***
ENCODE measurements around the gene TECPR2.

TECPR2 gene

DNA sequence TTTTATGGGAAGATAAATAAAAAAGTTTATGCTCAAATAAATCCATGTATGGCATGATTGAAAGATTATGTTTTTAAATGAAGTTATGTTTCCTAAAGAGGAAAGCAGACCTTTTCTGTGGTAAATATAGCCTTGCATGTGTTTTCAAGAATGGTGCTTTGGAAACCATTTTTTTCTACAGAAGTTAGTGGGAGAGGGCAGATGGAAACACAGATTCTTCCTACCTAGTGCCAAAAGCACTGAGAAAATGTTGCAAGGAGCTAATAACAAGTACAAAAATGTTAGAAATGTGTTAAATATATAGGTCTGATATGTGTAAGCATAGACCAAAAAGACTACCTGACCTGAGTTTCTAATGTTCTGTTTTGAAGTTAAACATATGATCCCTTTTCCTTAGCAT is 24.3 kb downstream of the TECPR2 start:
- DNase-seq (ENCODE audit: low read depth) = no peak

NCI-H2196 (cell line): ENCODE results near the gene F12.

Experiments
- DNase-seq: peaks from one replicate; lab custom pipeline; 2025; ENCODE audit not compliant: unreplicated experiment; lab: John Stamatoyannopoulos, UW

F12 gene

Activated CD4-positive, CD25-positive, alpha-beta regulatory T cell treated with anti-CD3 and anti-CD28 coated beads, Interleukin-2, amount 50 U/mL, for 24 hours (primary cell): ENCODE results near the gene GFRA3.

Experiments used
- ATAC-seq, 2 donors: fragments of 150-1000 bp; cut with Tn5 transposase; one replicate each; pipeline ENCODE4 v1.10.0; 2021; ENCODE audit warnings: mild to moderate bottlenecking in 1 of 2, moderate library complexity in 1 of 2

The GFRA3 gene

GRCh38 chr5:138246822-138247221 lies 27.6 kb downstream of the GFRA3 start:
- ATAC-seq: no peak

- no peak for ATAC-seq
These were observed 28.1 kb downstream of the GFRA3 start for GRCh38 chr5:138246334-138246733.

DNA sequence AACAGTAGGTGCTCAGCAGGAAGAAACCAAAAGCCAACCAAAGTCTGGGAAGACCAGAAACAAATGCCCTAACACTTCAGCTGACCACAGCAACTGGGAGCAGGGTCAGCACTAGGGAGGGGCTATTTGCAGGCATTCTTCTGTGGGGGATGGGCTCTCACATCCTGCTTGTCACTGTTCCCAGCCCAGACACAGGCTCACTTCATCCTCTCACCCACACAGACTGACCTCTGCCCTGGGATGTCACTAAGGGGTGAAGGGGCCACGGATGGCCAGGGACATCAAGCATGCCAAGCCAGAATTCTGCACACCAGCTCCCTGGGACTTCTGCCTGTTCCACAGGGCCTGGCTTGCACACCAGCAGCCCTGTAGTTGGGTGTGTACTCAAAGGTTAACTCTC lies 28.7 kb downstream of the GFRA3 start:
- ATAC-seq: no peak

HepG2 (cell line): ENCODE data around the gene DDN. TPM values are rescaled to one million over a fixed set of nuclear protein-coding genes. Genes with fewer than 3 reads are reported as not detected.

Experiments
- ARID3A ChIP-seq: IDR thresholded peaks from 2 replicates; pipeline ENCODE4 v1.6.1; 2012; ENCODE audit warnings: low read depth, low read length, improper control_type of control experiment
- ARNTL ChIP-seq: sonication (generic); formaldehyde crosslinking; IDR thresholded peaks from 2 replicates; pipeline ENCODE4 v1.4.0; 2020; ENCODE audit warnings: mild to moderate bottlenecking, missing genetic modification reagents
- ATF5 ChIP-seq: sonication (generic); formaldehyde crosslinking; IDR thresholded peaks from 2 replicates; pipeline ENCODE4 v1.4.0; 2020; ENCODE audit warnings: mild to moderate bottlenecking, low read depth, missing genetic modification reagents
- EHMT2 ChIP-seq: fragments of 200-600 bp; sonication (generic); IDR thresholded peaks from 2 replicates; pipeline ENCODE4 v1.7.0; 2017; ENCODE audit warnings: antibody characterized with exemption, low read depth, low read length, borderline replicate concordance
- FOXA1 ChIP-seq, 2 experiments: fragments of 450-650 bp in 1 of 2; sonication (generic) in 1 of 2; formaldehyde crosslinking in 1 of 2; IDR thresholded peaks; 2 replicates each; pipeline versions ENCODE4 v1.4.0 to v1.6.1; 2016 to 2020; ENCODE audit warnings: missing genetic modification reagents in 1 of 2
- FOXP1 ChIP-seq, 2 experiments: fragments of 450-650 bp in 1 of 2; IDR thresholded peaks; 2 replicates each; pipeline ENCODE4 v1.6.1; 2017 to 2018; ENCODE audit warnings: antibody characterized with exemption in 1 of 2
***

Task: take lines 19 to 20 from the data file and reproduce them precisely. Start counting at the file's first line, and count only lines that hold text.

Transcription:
HepG2 (cell line): ENCODE data around the gene DDN. TPM values are rescaled to one million over a fixed set of nuclear protein-coding genes. Genes with fewer than 3 reads are reported as not detected.

Experiments